Documentary explores big cat sightings – including the Beast of ExmoorAugust 19, 2023
Tense moment Royal Marine marksman tries to hunt down Beast of Exmoor: Dramatic face-off with big cat is reenacted in documentary exploring UK’s fascination with large animal sightings – with some reports as far back as Henry VIII’s reign
- Panthera Britannia: De-classified reveals history of big cat sightings in the UK
A new documentary has been released on Amazon Prime exploring the history of big cat sightings in the UK, including the notorious Beast of Exmoor.
Panthera Britannia: De-classified, produced by Dragonfly Films, follows the public’s enduring fascination at the thought of big cats prowling Britain’s woodland.
Beyond the myths of Celtic Britain, reported sightings of big cats stretch as far back as King Henry VIII’s reign.
More recent alleged encounters including a photo of a large muscular black cat lying in long grass in Smallthorne, Staffordshire, and the ‘wildcat of Woodchester’ near Stroud, Gloucestershire, in 2009.
But perhaps the most notorious ‘big cat’ of all is the Beast of Exmoor, a predator said to have wreaked havoc in the southwest of England.
Pumas and lynxes are among the escaped big cats reported to have been seen in woodland across Britain
John Holden was a young marine in his early 20s in 1983 when his unit was tasked with ridding locals of the Beast of Exmoor
Eric Lay, of Drewestone Farm, Devon, close to Exmoor National Park, revealed he lost more than 50 sheep during the killings by the wild predator in 1983
READ MORE: WHAT IS THE TRUTH BEHIND BIG CAT SIGHTINGS REPORTED ACROSS BRITAIN?
Things came to a head during the spring of 1983, when dozens of sheep were savaged in Devon and Somerset.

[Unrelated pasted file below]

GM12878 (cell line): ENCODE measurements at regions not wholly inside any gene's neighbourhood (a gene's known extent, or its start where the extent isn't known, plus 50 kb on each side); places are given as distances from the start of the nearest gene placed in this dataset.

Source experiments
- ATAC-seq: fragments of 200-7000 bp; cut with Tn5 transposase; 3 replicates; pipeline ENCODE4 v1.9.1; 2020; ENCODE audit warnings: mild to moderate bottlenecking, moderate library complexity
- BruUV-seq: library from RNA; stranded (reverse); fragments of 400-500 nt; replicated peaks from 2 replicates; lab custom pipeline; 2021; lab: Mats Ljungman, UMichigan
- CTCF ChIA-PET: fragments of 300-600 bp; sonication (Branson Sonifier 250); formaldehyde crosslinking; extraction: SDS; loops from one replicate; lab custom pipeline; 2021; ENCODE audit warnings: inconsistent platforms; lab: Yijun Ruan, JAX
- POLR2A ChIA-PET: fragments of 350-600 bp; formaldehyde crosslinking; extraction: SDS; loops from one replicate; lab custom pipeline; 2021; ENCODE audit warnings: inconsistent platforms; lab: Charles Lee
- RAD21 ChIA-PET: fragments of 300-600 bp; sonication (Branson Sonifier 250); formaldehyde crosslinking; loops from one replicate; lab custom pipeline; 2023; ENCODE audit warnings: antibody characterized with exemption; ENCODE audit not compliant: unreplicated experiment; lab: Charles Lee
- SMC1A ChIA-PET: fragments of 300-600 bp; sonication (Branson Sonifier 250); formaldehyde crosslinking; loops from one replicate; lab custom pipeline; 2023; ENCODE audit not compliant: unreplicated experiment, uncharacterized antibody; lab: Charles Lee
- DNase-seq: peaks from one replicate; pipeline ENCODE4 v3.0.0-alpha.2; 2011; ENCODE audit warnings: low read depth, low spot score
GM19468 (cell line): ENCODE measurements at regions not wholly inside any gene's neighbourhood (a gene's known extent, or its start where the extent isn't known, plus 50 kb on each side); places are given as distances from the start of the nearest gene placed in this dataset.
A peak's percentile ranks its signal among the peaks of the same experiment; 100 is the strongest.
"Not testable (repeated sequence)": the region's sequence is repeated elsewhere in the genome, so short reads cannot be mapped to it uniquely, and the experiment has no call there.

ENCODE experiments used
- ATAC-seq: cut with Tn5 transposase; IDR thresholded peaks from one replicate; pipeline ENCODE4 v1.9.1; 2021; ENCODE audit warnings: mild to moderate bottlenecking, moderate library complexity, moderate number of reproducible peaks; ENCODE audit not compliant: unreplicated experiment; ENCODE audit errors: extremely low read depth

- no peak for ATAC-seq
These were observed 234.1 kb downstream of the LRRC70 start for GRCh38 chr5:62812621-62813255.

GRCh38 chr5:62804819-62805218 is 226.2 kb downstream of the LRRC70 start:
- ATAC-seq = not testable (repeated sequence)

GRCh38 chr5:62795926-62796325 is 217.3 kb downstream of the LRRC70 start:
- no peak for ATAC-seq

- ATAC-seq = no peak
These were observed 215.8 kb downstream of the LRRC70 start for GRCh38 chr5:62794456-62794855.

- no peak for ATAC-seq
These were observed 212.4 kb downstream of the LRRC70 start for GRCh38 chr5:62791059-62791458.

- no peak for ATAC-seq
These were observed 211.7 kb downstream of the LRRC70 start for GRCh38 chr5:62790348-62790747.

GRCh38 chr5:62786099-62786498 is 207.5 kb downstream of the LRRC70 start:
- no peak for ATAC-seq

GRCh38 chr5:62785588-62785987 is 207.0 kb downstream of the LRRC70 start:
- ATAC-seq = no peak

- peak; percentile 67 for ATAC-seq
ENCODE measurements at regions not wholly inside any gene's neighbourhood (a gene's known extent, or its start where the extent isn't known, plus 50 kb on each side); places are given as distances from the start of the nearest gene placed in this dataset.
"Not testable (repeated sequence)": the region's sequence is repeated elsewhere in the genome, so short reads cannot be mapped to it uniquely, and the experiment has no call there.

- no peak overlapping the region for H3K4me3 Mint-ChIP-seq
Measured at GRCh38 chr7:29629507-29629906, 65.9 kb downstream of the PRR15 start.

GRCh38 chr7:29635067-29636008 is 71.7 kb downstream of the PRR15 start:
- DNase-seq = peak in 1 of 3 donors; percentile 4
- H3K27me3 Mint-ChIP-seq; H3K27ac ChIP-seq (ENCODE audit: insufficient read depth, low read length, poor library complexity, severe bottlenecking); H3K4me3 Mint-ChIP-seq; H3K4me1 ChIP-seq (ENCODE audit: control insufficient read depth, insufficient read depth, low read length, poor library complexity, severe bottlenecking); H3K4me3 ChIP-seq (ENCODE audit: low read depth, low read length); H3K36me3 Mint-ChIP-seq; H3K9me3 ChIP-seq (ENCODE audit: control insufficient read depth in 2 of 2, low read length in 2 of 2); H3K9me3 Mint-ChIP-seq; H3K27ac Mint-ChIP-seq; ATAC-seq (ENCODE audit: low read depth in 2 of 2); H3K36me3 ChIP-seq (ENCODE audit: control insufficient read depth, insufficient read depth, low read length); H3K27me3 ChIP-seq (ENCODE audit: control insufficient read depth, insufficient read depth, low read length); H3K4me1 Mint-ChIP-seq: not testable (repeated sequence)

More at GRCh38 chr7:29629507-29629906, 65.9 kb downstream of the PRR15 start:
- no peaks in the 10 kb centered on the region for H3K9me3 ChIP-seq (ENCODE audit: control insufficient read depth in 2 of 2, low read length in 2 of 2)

Speaking in the documentary, Eric Lay, of Drewestone Farm, Devon, close to Exmoor National Park, revealed he lost more than 50 sheep during the killings.
He said: ‘It was in early March 1983, when I started having lambs go missing. That progressed on to big lambs, full-grown ewes and then there were local people who were seeing a big black cat.
‘You would just get the spine of the animal left and their ribs would be cleaned out, like they’d been cleaned out with a butcher’s knife.’
By the following month, a local police sergeant had arranged for a group of marines to travel up from their base in Plymouth to kill the animal.
Among those deployed was John Holden, a young marine in his early 20s, whose unit was tasked with ridding locals of the Beast of Exmoor.
Mr Holden said: ‘By the time we got there, over 100 full-grown ewes had been killed and slaughtered.
‘Something that powerful had to be bigger than the average sheepdog. You had to really appreciate that for something like that to happen, whatever it was, it was quite a formidable beast.’
Mr Holden said the group set up an observation post overlooking a lonely valley, criss-crossed by a disused railway and a river.
Researchers remain divided over the prospect of big cats living in the wild in the UK and if so, whether these are animals which have escaped from captivity
Large cats were last known to roam the UK during the Late Pleistocene era, between 129,000 and 11,700 years ago
Documentary makers have discovered what they claim is the ‘clearest ever’ photo of a big cat prowling the countryside in Smallthorne, Staffordshire